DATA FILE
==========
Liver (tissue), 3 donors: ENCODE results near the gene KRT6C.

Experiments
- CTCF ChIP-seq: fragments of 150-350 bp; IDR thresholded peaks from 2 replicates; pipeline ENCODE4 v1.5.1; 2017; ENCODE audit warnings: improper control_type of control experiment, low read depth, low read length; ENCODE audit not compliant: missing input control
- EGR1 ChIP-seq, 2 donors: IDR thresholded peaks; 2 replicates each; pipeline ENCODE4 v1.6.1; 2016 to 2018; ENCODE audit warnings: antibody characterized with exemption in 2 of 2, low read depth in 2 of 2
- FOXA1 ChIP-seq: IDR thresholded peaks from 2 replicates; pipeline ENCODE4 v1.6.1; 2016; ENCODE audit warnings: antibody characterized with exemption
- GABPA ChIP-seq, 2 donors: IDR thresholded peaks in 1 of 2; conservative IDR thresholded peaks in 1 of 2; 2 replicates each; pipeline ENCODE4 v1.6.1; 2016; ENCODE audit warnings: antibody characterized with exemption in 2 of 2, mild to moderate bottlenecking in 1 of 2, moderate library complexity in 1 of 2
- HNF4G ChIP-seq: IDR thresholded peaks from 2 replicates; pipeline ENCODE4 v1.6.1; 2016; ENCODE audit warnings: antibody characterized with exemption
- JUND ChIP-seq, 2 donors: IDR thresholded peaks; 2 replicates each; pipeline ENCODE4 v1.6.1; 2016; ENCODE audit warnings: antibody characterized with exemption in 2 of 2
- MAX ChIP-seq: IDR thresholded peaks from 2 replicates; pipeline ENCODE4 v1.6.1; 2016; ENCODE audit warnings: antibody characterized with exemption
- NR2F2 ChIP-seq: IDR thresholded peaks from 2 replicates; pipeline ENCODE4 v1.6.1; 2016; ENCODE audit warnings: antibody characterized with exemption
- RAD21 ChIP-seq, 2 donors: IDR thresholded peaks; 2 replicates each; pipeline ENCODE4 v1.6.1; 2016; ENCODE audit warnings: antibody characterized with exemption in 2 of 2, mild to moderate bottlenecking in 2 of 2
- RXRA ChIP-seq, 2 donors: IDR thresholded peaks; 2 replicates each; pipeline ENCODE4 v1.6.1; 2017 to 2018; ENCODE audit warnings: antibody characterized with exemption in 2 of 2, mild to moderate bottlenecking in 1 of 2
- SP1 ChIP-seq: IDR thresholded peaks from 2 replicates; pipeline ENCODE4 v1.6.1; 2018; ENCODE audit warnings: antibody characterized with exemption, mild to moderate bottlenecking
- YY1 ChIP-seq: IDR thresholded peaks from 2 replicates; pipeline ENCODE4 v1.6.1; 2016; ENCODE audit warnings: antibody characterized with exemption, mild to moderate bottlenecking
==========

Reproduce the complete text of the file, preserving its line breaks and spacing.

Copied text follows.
Liver (tissue), 3 donors: ENCODE results near the gene KRT6C.

Experiments
- CTCF ChIP-seq: fragments of 150-350 bp; IDR thresholded peaks from 2 replicates; pipeline ENCODE4 v1.5.1; 2017; ENCODE audit warnings: improper control_type of control experiment, low read depth, low read length; ENCODE audit not compliant: missing input control
- EGR1 ChIP-seq, 2 donors: IDR thresholded peaks; 2 replicates each; pipeline ENCODE4 v1.6.1; 2016 to 2018; ENCODE audit warnings: antibody characterized with exemption in 2 of 2, low read depth in 2 of 2
- FOXA1 ChIP-seq: IDR thresholded peaks from 2 replicates; pipeline ENCODE4 v1.6.1; 2016; ENCODE audit warnings: antibody characterized with exemption
- GABPA ChIP-seq, 2 donors: IDR thresholded peaks in 1 of 2; conservative IDR thresholded peaks in 1 of 2; 2 replicates each; pipeline ENCODE4 v1.6.1; 2016; ENCODE audit warnings: antibody characterized with exemption in 2 of 2, mild to moderate bottlenecking in 1 of 2, moderate library complexity in 1 of 2
- HNF4G ChIP-seq: IDR thresholded peaks from 2 replicates; pipeline ENCODE4 v1.6.1; 2016; ENCODE audit warnings: antibody characterized with exemption
- JUND ChIP-seq, 2 donors: IDR thresholded peaks; 2 replicates each; pipeline ENCODE4 v1.6.1; 2016; ENCODE audit warnings: antibody characterized with exemption in 2 of 2
- MAX ChIP-seq: IDR thresholded peaks from 2 replicates; pipeline ENCODE4 v1.6.1; 2016; ENCODE audit warnings: antibody characterized with exemption
- NR2F2 ChIP-seq: IDR thresholded peaks from 2 replicates; pipeline ENCODE4 v1.6.1; 2016; ENCODE audit warnings: antibody characterized with exemption
- RAD21 ChIP-seq, 2 donors: IDR thresholded peaks; 2 replicates each; pipeline ENCODE4 v1.6.1; 2016; ENCODE audit warnings: antibody characterized with exemption in 2 of 2, mild to moderate bottlenecking in 2 of 2
- RXRA ChIP-seq, 2 donors: IDR thresholded peaks; 2 replicates each; pipeline ENCODE4 v1.6.1; 2017 to 2018; ENCODE audit warnings: antibody characterized with exemption in 2 of 2, mild to moderate bottlenecking in 1 of 2
- SP1 ChIP-seq: IDR thresholded peaks from 2 replicates; pipeline ENCODE4 v1.6.1; 2018; ENCODE audit warnings: antibody characterized with exemption, mild to moderate bottlenecking
- YY1 ChIP-seq: IDR thresholded peaks from 2 replicates; pipeline ENCODE4 v1.6.1; 2016; ENCODE audit warnings: antibody characterized with exemption, mild to moderate bottlenecking